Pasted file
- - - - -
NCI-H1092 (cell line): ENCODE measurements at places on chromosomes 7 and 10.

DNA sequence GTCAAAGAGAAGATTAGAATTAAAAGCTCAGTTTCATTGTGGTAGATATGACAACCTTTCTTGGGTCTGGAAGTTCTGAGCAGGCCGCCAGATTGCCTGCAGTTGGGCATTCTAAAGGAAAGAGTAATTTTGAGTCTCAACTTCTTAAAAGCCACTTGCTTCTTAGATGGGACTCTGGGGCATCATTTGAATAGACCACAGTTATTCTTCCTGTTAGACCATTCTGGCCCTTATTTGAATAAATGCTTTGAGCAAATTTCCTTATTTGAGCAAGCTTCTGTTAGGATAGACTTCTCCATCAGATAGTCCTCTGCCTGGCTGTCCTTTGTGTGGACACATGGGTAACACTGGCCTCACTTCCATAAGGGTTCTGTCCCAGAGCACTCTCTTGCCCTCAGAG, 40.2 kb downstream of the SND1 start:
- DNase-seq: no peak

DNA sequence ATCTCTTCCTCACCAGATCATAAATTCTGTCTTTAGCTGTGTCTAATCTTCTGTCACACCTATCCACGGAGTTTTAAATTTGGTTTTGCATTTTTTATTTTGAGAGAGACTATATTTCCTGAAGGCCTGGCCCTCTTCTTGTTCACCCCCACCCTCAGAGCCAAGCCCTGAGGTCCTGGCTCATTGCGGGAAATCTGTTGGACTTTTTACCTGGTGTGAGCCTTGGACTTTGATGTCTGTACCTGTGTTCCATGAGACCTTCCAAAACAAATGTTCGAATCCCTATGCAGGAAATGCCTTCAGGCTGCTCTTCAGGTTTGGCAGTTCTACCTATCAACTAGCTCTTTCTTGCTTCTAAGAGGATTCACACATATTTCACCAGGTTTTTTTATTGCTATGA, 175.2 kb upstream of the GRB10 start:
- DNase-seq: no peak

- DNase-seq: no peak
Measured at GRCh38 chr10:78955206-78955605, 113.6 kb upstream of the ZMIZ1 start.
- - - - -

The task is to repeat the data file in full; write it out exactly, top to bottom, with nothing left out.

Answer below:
NCI-H1092 (cell line): ENCODE measurements at places on chromosomes 7 and 10.

DNA sequence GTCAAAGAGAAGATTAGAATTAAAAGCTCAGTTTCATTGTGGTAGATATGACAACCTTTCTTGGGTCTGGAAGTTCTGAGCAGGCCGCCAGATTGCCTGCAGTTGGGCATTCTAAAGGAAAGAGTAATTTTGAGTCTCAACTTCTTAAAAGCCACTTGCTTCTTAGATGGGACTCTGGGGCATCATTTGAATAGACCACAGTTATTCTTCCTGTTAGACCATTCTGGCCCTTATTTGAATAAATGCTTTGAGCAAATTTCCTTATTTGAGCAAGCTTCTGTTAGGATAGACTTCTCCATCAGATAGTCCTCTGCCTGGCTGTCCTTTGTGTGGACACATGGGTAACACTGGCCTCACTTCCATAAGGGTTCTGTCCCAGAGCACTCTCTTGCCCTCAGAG, 40.2 kb downstream of the SND1 start:
- DNase-seq: no peak

DNA sequence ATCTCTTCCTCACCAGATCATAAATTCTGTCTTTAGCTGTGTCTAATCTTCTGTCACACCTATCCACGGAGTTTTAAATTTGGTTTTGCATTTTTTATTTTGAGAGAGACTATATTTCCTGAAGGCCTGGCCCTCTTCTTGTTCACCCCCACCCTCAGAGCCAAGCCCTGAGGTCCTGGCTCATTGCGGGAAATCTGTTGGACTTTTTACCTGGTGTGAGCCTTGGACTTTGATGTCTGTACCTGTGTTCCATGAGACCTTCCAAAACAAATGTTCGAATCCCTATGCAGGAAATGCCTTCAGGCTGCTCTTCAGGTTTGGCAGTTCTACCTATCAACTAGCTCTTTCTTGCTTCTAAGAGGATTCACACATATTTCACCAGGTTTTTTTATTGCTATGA, 175.2 kb upstream of the GRB10 start:
- DNase-seq: no peak

- DNase-seq: no peak
Measured at GRCh38 chr10:78955206-78955605, 113.6 kb upstream of the ZMIZ1 start.